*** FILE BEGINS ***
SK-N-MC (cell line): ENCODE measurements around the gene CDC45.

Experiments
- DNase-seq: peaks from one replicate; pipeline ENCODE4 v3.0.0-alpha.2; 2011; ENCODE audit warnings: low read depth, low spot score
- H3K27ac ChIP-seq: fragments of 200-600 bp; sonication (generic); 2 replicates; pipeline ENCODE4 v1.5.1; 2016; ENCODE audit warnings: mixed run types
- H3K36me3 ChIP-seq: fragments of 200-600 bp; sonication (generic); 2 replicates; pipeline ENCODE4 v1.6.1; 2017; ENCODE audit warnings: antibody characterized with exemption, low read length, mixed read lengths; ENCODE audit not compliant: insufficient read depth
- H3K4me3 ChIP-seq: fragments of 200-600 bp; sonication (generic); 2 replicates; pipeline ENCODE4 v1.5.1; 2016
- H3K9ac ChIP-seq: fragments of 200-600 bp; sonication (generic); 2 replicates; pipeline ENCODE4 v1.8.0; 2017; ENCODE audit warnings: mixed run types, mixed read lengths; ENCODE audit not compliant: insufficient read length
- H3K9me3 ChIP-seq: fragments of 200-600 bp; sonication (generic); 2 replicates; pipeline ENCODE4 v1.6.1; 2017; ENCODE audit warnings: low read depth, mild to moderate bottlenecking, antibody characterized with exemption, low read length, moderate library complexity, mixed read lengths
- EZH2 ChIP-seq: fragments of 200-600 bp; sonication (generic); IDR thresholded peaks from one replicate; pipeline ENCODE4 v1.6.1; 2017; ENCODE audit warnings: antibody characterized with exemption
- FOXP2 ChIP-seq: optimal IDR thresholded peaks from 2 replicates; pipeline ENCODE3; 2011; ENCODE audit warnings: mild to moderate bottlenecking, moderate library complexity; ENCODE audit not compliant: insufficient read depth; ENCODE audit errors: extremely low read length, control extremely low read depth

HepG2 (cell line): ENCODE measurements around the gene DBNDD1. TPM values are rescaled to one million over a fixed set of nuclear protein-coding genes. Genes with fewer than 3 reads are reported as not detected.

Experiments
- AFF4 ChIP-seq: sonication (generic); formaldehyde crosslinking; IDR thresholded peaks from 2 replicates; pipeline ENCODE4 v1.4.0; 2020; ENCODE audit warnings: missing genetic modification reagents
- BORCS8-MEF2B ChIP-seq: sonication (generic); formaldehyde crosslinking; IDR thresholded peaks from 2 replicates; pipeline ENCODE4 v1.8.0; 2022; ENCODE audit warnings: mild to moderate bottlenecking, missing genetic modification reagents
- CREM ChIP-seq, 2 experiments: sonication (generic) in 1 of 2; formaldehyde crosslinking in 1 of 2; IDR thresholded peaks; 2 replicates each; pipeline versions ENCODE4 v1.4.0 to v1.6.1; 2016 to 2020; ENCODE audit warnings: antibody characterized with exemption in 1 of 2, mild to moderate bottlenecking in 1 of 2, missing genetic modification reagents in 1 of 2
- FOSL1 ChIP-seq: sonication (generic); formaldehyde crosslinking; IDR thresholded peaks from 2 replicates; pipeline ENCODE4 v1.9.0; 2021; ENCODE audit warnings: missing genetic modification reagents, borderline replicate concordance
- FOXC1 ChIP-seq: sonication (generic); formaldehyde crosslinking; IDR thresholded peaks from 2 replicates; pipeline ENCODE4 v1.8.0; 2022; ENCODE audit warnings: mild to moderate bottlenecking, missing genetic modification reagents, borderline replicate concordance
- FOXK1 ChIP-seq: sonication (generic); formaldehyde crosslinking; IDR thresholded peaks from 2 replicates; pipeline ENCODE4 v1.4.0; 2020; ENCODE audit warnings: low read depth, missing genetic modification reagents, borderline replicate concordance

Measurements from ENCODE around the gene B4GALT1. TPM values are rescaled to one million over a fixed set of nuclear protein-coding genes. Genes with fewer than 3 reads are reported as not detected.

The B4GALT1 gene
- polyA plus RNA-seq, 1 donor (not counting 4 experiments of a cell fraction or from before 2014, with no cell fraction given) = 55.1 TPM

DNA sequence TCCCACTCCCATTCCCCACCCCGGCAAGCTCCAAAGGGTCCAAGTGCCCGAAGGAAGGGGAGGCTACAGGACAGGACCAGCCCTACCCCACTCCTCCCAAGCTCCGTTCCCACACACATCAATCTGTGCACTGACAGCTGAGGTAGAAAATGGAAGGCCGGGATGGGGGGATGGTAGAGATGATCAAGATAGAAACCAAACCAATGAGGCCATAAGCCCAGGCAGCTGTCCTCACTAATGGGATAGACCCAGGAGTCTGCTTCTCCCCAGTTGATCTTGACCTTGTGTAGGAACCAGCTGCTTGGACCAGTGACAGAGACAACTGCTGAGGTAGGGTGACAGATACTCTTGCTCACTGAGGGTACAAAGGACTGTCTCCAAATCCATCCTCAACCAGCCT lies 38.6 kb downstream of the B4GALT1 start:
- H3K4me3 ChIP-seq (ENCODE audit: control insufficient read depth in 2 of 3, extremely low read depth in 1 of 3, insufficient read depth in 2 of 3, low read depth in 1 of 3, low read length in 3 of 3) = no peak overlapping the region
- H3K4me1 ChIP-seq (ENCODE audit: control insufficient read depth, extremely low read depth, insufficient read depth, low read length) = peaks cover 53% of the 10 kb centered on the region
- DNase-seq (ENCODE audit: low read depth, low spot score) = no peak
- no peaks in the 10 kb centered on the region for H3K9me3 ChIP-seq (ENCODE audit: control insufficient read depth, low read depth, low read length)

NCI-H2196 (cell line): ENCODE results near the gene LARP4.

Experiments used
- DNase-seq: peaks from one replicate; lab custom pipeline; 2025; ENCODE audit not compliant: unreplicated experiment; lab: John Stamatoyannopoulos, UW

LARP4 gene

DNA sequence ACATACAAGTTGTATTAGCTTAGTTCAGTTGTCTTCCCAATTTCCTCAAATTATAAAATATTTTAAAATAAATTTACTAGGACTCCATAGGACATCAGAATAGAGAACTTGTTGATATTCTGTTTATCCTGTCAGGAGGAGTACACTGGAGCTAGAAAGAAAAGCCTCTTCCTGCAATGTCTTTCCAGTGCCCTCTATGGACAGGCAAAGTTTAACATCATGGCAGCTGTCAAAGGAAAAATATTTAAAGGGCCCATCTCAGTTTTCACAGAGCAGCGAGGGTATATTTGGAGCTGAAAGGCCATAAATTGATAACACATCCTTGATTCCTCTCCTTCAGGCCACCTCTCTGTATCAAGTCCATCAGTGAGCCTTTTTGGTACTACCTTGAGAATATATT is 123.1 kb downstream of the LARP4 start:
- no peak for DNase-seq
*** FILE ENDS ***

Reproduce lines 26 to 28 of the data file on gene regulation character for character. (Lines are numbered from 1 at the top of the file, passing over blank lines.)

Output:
- no peaks in the 10 kb centered on the region for H3K9me3 ChIP-seq (ENCODE audit: control insufficient read depth, low read depth, low read length)

NCI-H2196 (cell line): ENCODE results near the gene LARP4.

Experiments used